From these first “chac mooleros” a richly complex, delicate, and original art form emerged in direct relation to tourism, the international mystique of the Maya, the history of anthropological involvement in the community, and the tourist obsession with souvenirs.  Constrained by the tourist refusal to pay the cost of high quality indigenous art, skilled artists have been compelled to quickly make generic figures and to not explore their creative inspirations.  For the Expo ‘97 project we asked artists to contribute two or three of their most refined and detailed pieces -- the collection mostly consists of entirely unique works of art whose distinctive value is inestimable in the contemporary art market.
Fieldwork is focused on the work of trans-culturation that saturates all facets of the project, from the collaborative study with the artists, the history of anthropology in Pisté, to the art itself, the market in which it is sold, and the exposition of the artists’ work. The goals of this ethnographic project, which has culminated in the Ah Dzib P'izté' Art Expo’97, are:
1      to facilitate the cross and transcultural exchanges between different communities through the specific pedagogical context of providing USA-based undergraduates training in anthropology through a total immersion program in México whose particular goals are:
2      to explore new experimental methods of ethnographic fieldwork and writing that are rooted in the quotidian processes of cultural invention, exchange, interaction, and evocation in which research occurs;
3      to install in Pisté the first exhibit of local art, to make it an annual event, and to direct it primarily towards a community audience versus solely a tourist attraction;
4      to reinstall the exhibit at international sites in the USA, as well as to explore possibilities in Spain and Argentina, and to create a catalog study of Pisté art based on the exhibit in addition to other ethnographic writings;
5      to stimulate and acknowledge the creative genius of the Maya artists by showing the exhibit internationally and through the publication of both a marketing catalog and scholarly book-length studies;
6     to promote the Maya artists of Pisté and facilitate their access to and recognition within the international market of art;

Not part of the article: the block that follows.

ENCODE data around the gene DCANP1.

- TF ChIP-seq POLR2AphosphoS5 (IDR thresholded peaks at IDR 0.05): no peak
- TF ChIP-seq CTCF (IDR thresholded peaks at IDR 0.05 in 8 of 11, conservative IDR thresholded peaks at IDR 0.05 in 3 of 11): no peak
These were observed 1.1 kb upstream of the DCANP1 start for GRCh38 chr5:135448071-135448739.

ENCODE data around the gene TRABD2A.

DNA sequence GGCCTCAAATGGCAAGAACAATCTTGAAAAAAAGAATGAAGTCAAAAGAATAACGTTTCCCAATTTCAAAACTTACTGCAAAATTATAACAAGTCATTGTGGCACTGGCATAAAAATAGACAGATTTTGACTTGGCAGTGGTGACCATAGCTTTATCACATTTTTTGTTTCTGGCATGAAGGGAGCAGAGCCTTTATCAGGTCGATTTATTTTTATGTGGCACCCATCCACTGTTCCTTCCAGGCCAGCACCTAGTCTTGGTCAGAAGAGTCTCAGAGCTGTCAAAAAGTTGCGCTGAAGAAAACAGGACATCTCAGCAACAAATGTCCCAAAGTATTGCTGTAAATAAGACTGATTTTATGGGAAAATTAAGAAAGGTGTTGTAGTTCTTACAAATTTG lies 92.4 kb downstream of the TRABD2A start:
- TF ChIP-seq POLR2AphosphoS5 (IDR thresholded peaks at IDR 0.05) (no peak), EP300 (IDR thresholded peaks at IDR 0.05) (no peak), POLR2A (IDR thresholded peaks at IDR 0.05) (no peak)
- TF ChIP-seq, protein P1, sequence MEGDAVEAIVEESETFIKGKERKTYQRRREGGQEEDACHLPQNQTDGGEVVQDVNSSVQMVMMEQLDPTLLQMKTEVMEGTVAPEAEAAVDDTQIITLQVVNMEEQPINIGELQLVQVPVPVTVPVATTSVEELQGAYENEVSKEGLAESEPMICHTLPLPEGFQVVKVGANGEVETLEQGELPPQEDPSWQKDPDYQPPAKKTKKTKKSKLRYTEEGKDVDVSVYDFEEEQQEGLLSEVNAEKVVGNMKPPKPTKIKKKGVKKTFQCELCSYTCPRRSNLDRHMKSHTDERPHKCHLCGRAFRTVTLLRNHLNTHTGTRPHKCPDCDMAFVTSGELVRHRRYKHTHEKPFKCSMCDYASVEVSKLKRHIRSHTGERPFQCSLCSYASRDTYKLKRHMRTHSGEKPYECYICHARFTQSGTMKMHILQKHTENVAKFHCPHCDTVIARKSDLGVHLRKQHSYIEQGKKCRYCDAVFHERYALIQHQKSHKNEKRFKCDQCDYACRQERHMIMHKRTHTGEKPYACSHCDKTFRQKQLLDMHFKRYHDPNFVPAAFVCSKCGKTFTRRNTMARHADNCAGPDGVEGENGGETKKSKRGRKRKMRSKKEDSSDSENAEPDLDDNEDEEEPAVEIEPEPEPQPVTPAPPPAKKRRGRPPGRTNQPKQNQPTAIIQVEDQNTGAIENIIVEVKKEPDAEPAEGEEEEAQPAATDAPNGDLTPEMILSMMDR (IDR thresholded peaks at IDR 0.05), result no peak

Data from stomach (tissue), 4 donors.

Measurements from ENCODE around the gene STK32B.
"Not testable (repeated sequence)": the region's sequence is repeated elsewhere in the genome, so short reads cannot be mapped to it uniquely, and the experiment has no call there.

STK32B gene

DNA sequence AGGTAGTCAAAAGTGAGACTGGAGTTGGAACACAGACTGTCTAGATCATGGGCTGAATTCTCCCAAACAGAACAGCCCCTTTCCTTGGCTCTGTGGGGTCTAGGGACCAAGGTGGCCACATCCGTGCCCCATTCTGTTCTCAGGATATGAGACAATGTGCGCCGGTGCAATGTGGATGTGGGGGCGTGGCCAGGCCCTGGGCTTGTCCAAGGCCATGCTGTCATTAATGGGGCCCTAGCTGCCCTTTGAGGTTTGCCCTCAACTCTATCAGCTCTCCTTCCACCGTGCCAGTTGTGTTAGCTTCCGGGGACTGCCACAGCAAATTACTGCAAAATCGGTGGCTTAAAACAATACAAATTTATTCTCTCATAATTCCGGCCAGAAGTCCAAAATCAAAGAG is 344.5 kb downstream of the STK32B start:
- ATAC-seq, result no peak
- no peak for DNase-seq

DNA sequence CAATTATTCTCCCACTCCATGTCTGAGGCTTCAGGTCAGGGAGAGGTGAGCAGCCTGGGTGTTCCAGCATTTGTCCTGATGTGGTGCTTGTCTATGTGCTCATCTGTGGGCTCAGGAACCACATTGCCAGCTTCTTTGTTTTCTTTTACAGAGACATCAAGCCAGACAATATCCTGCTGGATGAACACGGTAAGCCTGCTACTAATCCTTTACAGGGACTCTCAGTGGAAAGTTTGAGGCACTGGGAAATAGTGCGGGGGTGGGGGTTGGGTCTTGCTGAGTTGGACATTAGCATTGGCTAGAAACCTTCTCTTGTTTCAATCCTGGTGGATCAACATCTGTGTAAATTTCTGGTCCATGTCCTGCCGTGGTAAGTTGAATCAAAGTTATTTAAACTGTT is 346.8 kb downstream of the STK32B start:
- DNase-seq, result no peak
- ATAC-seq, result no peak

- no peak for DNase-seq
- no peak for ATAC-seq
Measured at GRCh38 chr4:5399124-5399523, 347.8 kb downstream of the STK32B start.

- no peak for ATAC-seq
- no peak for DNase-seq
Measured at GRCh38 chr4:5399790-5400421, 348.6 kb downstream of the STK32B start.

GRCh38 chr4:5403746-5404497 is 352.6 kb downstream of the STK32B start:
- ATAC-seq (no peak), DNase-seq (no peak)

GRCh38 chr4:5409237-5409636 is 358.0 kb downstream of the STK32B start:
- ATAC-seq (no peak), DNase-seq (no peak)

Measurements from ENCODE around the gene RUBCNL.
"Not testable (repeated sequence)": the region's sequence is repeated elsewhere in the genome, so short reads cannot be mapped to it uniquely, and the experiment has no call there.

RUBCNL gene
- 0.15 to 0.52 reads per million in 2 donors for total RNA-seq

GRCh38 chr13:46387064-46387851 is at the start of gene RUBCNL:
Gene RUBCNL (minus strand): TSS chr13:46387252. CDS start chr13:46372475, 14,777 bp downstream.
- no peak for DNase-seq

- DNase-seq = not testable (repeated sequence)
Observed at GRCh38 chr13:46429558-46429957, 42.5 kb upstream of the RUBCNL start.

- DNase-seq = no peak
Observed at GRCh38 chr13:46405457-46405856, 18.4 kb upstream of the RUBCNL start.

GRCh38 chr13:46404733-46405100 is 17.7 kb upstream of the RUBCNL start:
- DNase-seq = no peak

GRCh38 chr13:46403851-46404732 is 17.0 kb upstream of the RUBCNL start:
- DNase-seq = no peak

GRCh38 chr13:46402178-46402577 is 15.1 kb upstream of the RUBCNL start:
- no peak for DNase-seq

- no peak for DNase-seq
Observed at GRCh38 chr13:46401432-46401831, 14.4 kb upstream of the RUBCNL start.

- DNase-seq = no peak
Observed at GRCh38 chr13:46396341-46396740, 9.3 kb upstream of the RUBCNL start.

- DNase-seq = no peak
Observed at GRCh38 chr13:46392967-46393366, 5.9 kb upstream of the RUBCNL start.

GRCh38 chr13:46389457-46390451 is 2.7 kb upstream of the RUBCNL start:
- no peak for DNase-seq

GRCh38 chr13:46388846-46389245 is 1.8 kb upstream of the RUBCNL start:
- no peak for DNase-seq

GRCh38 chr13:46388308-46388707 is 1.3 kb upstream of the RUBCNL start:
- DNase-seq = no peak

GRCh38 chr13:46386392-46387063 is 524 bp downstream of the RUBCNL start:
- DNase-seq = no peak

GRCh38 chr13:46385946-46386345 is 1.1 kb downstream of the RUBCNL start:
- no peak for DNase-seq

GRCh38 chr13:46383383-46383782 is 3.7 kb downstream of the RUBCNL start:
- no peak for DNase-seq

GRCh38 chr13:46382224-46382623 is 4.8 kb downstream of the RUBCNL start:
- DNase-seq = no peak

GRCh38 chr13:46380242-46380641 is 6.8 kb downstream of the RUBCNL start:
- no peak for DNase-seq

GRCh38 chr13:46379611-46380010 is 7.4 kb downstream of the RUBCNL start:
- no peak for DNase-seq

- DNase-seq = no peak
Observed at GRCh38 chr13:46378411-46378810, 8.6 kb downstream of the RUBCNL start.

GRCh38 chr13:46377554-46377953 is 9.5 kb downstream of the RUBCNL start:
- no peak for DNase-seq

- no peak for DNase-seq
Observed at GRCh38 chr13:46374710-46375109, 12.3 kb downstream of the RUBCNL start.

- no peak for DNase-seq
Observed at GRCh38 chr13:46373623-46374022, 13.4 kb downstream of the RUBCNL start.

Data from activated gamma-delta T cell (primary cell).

7     to use ethnographic fieldwork and research processes in new ways to forge new links and relationships between cultural communities situated in different geopolitical and economic locations in the world so that anthropology can become more pertinent to these communities in their addressing the social issues and problems that they experience.

Publications derived from the Ah Dzib P'izté'

Armstrong Fumero, Fernando
2000 Making Art in Pisté: Art and Experimental Ethnography in a Yucatec Maya Community. Master’s Thesis, Department of Anthropology, University of Pennsylvania.

Castañeda, Quetzil E., Fernando Armstrong Fumero and Lisa C. Breglia
1999 Ah Dzib P'izté': Modern Maya Art in Ancient Tradition. Exhibition Catalog. Lake Forest, IL: Lake Forest College.

Castañeda, Quetzil E.
2009 Aesthetics and Ambivalence of Maya Modernity: The Ethnography of Maya Art. In J. Kowalski and Mary Katherine Scott, eds., Crafting Maya Identity. DeKalb, Il.: NIU Press.

2005 Between Pure and Applied Research: Ethnography in a Transcultural Tourist Art World. Special Issue, Anthropological Contributions to the Tourism Industry. Tim Wallace, editor. NAPA Bulletin, #23: 87-118.

2005 Community Collaboration and Ethnographic Intervention: Dialogues in the Pisté Maya Art World. Practicing Anthropology, vol. 27 (4): 31-34.

2004 Art-Writing in the Maya Art World of Chichén Itzá: Transcultural Ethnography and Experimental Fieldwork.American Ethnologist, vol. 31 (1): 21-42.